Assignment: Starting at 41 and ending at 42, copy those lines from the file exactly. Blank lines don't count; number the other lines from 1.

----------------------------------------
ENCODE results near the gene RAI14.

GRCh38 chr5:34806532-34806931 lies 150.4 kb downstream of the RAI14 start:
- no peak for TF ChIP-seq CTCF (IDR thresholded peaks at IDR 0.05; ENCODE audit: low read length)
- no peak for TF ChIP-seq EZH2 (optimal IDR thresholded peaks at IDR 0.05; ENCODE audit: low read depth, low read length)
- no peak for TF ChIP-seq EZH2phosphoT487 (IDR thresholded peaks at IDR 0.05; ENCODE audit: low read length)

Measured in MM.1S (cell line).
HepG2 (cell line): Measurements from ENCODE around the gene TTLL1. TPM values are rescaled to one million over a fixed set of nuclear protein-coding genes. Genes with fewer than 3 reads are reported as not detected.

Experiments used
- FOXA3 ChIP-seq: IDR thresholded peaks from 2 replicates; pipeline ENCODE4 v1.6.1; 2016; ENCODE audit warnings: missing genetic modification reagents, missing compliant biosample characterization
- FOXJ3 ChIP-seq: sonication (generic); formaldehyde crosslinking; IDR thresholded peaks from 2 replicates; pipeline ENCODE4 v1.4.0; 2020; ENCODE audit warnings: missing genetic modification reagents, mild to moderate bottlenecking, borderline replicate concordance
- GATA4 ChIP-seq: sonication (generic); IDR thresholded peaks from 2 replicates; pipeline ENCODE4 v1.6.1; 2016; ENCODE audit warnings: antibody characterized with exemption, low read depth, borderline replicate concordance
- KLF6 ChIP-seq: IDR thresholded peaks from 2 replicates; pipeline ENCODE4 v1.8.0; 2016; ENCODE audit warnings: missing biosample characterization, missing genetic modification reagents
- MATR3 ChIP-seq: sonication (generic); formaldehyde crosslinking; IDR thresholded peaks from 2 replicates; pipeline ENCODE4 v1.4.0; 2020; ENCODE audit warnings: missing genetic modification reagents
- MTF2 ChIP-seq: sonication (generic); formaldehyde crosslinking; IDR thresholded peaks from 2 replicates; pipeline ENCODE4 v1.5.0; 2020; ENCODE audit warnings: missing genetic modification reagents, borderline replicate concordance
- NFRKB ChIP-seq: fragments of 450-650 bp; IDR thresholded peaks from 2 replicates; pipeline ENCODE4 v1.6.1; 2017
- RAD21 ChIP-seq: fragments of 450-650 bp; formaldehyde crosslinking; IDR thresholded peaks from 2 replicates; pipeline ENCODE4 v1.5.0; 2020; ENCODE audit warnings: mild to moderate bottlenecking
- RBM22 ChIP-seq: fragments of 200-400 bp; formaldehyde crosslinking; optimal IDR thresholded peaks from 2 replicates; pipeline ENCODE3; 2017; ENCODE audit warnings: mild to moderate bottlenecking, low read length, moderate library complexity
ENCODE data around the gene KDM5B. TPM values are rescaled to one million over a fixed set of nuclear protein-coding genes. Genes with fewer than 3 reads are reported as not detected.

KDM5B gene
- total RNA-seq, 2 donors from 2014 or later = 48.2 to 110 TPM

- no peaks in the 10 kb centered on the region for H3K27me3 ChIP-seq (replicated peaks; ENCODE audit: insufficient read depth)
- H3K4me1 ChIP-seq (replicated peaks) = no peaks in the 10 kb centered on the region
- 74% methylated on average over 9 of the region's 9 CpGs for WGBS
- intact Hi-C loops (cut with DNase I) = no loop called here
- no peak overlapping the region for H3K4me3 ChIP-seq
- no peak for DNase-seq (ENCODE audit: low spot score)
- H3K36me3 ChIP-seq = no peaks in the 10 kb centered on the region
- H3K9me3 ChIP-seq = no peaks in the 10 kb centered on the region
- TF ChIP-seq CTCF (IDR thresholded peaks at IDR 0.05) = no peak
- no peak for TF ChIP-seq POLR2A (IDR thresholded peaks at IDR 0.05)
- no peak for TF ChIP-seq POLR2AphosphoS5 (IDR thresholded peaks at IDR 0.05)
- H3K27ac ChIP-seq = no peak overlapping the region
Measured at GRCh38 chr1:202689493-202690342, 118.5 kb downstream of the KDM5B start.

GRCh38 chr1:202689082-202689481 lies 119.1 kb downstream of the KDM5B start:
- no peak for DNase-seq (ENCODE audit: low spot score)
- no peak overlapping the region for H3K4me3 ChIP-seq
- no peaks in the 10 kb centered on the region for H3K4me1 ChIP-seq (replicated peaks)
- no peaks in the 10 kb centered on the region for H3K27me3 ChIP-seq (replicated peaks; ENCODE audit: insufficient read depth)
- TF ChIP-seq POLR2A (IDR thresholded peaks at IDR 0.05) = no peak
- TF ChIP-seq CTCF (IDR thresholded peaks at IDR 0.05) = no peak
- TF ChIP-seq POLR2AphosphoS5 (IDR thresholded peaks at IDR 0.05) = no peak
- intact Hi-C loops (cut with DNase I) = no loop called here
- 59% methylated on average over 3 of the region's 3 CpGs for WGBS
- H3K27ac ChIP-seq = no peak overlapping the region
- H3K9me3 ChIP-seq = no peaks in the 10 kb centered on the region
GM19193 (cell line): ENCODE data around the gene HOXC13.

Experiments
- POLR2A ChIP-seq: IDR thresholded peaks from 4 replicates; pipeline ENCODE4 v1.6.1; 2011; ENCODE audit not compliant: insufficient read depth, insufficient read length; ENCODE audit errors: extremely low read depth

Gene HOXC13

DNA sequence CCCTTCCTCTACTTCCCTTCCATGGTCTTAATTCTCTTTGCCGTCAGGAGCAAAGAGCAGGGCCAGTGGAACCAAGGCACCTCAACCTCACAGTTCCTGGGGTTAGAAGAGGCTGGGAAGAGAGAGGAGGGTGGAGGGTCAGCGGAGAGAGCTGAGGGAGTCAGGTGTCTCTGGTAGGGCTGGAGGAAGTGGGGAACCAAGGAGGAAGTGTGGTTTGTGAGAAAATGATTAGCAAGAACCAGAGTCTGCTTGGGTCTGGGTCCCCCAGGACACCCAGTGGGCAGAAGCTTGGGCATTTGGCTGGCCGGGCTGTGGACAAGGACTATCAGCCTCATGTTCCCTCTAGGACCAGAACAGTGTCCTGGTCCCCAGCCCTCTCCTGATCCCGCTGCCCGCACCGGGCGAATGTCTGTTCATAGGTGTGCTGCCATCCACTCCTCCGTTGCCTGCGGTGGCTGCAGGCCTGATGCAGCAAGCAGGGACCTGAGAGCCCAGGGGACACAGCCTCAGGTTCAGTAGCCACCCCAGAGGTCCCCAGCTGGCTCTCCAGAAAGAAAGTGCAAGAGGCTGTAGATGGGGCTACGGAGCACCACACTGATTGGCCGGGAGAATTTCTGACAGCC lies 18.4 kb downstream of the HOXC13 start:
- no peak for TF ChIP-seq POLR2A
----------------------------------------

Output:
- TF ChIP-seq POLR2AphosphoS5 (IDR thresholded peaks at IDR 0.05) = no peak
- intact Hi-C loops (cut with DNase I) = no loop called here